Don’t steal art

Taking someone else’s design and passing it off as your own is the quickest way to lose a paid gig. If all signs point to a designer plagiarizing — no matter how talented or well-known he or she appears — I make a note not to hire that person, ever. I do this for two reasons:

  1. I don’t want to work with a thief. Without even knowing it, you’ve ruined any possibility of us ever collaborating. Copying is lazy and unprofessional; I’ve already learned all I need to know about your work ethic.
  2. I don’t want to be responsible for the legal ramifications or social backlash when it inevitably comes out that you’re a thief. The design community is notoriously full of whistle-blowers; respect your peers enough to know you’ll get caught.

Two types of thieves

I’m not afraid of mistakenly working with a known plagiarizer — those people are usually easy to spot — but occasionally, I’ll come across a portfolio that’s more deceptive. At first, it shows lots of promise, and I’ll consider hiring its owner for an editorial project. Then, almost suddenly, I’ll recognize a design that looks too… familiar. A few minutes later, I’m scrolling through Dribbble or Instagram, trying to remember where I’ve seen this before. When I finally find the source, it hits me: this is someone else’s work.

There are two kinds of theft: accidental and intentional. The former concerns me a great deal, because the culprits usually fail to see what they’re doing wrong. Accidental thieves are convinced that borrowing is distinctly different from stealing. They believe that (if caught) other designers — including their victims — will overlook the “homage” and appreciate their fandom. Often times these guys and girls can be corrected and will eventually develop their own styles — still inspired, but fundamentally unique. But when left to draw their own conclusions about the ethics of imitation, accidental thieves may evolve into intentional thieves.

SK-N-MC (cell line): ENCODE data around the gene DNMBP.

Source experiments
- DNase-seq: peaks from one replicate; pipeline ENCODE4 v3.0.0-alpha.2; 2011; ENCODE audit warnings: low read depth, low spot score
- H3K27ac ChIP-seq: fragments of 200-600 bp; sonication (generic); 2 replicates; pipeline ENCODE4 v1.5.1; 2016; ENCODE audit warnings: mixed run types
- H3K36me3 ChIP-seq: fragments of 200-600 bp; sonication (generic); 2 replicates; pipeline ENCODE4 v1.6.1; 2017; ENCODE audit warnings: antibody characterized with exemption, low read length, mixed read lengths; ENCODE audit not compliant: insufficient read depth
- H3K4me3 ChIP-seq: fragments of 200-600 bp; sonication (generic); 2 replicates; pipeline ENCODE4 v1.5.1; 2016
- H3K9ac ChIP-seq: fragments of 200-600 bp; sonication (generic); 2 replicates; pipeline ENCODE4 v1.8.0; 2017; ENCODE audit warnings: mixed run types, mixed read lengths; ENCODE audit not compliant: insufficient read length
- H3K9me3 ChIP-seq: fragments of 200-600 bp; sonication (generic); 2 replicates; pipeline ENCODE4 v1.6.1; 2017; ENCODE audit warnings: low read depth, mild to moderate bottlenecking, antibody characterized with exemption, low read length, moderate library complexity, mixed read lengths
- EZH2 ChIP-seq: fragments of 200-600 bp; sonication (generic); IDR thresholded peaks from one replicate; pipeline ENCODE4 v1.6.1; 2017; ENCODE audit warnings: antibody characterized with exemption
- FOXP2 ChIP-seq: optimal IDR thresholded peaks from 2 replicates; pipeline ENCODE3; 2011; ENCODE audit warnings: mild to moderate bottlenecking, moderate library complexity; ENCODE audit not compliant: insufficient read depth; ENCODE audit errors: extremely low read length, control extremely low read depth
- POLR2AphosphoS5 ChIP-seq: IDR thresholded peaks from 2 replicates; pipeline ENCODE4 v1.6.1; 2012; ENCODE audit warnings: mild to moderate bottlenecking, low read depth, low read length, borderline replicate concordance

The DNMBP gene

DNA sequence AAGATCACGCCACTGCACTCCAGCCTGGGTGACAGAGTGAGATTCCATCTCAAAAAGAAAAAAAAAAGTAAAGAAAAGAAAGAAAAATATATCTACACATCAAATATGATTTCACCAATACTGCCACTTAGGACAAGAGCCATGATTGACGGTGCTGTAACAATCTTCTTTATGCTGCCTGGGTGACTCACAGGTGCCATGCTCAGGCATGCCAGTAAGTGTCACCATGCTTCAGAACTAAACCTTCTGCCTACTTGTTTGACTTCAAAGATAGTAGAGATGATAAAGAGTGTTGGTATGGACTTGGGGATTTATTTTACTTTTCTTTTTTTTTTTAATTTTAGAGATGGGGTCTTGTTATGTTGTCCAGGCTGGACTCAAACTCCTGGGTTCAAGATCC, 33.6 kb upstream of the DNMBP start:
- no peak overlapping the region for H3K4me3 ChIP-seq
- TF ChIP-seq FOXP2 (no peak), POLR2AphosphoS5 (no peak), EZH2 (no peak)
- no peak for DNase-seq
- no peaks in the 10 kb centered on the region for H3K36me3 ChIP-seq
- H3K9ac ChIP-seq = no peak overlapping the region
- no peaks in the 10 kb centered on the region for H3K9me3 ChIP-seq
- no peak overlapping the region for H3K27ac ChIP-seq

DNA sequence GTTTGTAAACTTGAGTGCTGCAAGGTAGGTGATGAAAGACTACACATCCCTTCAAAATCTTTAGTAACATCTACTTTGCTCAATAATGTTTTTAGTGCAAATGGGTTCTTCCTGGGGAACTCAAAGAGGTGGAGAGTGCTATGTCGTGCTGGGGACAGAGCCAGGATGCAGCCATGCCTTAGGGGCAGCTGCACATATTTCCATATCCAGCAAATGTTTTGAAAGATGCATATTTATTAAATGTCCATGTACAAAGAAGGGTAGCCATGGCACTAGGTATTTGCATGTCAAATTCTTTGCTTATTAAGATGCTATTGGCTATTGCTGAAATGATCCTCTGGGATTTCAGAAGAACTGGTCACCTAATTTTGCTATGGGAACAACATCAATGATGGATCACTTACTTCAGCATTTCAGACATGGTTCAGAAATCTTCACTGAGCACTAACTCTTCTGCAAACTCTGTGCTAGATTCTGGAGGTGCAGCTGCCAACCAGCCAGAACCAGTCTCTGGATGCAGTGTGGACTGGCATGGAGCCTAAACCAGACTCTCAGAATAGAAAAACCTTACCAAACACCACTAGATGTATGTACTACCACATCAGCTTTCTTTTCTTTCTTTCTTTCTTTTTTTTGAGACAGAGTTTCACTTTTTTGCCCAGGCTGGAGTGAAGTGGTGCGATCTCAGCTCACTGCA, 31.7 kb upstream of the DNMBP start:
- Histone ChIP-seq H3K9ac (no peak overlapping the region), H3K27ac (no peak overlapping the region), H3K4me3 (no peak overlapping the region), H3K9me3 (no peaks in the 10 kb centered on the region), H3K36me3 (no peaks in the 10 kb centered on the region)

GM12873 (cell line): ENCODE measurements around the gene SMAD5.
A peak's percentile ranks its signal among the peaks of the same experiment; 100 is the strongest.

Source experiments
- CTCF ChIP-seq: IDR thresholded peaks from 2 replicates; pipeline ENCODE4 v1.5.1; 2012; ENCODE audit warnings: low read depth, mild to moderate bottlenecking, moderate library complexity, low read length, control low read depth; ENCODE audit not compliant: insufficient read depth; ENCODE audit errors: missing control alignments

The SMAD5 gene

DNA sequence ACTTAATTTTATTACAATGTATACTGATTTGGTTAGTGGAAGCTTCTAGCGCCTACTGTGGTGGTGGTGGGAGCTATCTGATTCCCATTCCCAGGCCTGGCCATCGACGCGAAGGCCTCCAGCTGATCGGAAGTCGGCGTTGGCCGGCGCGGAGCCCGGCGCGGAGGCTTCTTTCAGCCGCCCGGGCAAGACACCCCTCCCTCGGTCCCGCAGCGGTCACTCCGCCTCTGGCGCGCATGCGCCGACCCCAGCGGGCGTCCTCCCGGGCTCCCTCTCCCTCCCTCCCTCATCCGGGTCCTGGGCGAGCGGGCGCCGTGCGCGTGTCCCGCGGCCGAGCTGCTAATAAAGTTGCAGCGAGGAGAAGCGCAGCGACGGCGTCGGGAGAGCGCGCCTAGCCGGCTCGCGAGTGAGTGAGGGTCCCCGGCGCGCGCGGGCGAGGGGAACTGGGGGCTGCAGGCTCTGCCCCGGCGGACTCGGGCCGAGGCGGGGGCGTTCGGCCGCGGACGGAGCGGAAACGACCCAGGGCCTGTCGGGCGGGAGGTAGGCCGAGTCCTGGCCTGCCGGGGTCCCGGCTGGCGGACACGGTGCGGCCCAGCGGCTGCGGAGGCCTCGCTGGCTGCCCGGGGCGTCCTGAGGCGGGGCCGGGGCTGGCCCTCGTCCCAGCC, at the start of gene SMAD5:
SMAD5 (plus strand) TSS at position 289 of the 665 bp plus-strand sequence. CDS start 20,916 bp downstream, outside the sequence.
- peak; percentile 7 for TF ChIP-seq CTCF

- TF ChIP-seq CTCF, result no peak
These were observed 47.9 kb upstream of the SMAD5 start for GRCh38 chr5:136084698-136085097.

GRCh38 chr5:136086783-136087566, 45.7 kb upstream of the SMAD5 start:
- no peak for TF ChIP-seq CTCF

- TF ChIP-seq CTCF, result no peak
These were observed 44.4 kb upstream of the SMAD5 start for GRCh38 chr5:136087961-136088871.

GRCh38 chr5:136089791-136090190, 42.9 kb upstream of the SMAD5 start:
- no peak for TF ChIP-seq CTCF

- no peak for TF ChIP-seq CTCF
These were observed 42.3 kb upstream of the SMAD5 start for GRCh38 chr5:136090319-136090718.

In my opinion, the distinction between accidental and intentional theft is fairly clear-cut; but for better or worse, designers are lightning-quick to point out when someone has poached another’s work. So what about the guys and girls who don’t even realize they’re stealing? Misunderstanding intellectual property ownership or forgetting to deviate from one’s source of inspiration should be forgivable offenses (ripping off someone else’s hard work, denying guilt and going on the offensive should not). It’s on the rest of the design community to privately and gently correct the accident-prone and ignorant.

How do we stop theft?

Although theft is not exclusive to a specific group, I think new designers are the guiltiest. My guess is they spend so much time learning how to use the applications that they aren’t sure what to make. It’s so much easier to just trace over what already looks good and tweak a few elements — call it “pseudo-artistic license” or “unfair use.” There’s some merit to this, because tracing and dissecting beautiful designs are surefire ways to master Illustrator, Photoshop, etc.; however, understanding how other artists use tools to accomplish what you love so much about their work will not make you a better designer. It’s the understanding of why they use these tools in the first place that will make you a better designer. It’s perfectly fine to keep those “stolen” AI and PS files in a folder on your hard drive so you can remember how to warp that font or round those corners, but don’t you dare share it. Bury that stuff deep, and remember: it’s not really yours.

Not all designers can plead ignorance, though. Plenty of thieves are seasoned pros who have become addicted to receiving likes and shares online. I think every designer goes through a phase of self-consciousness, where validation (from strangers, no less) discourages originality. The easiest way to break each other out of this phase is to hold fellow designers accountable by privately pointing out what makes these designs derivative. Allowing trends to influence subject matter is good practice, but allowing them to influence style is a slippery slope. By emphasizing what we like about one another’s original work, designers can improve the quality of design we find online, while simultaneously preventing continued theft.

My guess is that most art stealers aren’t doing it on purpose. There’s nothing new under the sun, after all (just check your favorite logo design book). So let’s help the guys and girls who don’t realize what they’re doing and continue to reject those who blatantly steal from other artists. Encourage designers (especially novices) to study trends or consistency in the work of others as a learning exercise — the use of color, how specific tools work, how to apply textures — but discourage them from claiming it as their own. Touting someone else’s work as your own will get you blacklisted, so let’s look out for each other and take ownership of what we create.



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